What big questions about T cells are you trying to answer?

When I started my lab, using my background in developmental biology, my team and I were really focused on uncovering genetic pathways that control the formation of long-lived memory T cells. What happens in T cells when they’re exposed to a virus that gives them the ability to remember that virus? What signals dictate which T cells live to develop into memory T cells that remember the virus versus those that die after an immune response? Now, my lab has started to zoom out and look at how T cells cross-talk with the tissues around them. How do the immune cells change if the tissue is stressed? What if the tissue is affected by metabolic disease or cancer? We already know that lots of different proteins can alter T cells but we’re only beginning to understand how other types of molecules—like metabolites produced within tissues—can change T cell metabolism and activity.

This line of research can aid our understanding of chronic diseases and how the immune system adapts to disease over time. T cells stick around for years and years, so there’s bound to be adaptation in how they’re interacting with organs over that time frame.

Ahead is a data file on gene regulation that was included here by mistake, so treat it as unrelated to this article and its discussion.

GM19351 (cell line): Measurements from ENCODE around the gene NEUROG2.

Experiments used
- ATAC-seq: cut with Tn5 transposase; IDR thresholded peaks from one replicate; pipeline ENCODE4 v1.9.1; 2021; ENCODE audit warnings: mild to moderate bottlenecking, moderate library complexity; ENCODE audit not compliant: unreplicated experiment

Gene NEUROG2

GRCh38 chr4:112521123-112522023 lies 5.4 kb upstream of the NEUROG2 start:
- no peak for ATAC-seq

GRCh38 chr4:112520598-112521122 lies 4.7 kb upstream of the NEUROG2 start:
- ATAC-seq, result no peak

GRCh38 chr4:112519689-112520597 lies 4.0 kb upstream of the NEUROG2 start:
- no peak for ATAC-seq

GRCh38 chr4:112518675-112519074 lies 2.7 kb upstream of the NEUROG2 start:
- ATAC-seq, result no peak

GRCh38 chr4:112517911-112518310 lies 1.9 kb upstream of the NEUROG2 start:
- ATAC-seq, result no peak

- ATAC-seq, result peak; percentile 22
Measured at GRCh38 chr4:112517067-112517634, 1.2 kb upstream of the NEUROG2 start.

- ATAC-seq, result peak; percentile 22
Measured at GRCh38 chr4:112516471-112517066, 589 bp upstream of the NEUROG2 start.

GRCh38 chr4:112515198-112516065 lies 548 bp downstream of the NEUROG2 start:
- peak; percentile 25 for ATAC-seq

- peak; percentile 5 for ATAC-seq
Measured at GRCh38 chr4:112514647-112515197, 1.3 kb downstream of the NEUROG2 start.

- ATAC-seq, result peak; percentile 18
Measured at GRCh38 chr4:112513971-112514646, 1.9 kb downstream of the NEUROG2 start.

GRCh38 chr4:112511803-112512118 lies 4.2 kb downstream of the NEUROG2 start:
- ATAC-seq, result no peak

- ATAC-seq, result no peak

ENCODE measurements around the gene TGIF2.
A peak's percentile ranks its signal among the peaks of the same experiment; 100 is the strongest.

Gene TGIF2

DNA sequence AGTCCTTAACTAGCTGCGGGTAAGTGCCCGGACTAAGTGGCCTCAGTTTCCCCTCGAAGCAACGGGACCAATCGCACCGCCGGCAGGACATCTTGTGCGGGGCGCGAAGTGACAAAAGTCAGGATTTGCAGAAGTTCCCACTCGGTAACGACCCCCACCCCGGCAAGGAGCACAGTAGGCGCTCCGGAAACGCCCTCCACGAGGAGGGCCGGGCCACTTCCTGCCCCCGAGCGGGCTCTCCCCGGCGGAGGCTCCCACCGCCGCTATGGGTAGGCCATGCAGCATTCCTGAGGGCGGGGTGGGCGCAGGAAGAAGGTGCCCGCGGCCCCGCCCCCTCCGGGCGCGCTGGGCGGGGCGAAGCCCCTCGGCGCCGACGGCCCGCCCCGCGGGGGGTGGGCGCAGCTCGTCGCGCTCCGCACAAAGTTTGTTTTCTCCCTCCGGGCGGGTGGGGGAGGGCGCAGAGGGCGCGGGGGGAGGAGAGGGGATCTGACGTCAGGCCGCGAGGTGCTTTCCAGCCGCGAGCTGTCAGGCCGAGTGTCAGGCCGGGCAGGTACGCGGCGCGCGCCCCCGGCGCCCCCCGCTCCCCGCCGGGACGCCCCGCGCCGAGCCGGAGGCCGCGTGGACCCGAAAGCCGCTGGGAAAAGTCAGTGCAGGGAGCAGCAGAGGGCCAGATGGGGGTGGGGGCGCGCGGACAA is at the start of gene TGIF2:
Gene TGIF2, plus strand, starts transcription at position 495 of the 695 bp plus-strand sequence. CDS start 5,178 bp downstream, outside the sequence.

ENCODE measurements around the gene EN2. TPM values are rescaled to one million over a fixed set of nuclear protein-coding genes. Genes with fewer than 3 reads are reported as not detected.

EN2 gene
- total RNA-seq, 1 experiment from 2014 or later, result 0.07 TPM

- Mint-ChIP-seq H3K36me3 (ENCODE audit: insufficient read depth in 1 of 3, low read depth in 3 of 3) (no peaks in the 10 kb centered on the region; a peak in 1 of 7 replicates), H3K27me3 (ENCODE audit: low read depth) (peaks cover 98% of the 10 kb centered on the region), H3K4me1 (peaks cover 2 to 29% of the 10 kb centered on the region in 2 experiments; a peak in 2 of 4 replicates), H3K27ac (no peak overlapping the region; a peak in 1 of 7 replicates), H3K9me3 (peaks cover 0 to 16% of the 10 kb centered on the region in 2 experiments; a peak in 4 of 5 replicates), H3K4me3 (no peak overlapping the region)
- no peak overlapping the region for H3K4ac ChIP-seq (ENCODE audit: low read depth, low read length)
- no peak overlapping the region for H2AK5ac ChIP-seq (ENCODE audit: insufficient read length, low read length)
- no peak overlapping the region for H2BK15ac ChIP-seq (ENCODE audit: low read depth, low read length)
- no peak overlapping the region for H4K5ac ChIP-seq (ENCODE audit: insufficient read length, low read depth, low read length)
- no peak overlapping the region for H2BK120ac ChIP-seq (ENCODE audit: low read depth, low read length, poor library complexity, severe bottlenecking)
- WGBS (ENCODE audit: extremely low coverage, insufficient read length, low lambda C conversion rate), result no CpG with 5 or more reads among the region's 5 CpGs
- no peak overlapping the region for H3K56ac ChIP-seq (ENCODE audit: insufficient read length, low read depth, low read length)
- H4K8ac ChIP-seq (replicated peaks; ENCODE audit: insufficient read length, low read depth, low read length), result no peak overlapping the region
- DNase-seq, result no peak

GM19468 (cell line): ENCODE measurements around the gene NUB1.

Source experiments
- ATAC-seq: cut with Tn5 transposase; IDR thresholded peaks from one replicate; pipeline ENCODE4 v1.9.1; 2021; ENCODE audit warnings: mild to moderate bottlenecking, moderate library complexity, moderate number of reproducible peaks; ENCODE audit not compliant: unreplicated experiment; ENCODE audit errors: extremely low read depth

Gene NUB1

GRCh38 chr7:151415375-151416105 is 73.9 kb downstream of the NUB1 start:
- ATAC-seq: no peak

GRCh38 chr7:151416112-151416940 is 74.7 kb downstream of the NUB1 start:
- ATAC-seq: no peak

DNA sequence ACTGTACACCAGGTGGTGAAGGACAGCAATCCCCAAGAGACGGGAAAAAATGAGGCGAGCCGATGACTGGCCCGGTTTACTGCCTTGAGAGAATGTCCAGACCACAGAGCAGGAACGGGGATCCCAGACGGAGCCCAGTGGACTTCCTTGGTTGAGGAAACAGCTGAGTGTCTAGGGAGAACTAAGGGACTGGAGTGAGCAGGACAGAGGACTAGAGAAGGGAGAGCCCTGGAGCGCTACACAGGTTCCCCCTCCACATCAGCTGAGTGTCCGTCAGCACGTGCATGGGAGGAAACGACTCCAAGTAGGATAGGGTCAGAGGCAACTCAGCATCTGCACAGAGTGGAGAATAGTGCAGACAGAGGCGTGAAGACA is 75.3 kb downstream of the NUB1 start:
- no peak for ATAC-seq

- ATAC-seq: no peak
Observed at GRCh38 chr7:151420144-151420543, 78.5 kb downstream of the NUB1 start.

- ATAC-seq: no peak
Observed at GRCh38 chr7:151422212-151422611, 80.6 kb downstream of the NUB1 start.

At an even broader level, the questions we’re asking revolve around what inflammation is, in the first place. Why are some types of inflammation beneficial for the body and other types pathological, and what differentiates those at a molecular level?

How has the COVID-19 pandemic affected the trajectory of your work?

It’s certainly been an exciting year for the field and my lab, especially as the public has become so much more aware of the importance of immunology, vaccines and particularly, long-term immunity. We have been able to contribute to research on COVID-19 because we were already studying how memory T cells infiltrate the lungs in people with influenza and provide protection against reinfection. So we saw an opportunity to carry out similar studies in people with SARS-CoV-2. We’ve been looking at how memory T cells form in the lungs after COVID-19 or after immunization for COVID-19, and how long they stick around in each case. Understanding T cells in this context will help researchers develop better vaccines for not only COVID-19, but other pathogens or future pandemics.

I love that the general public’s appreciation for developing long-term immunity to pathogens is growing as well as their awareness and interest in understanding our immune system. I sincerely hope this interest lasts after the pandemic is over!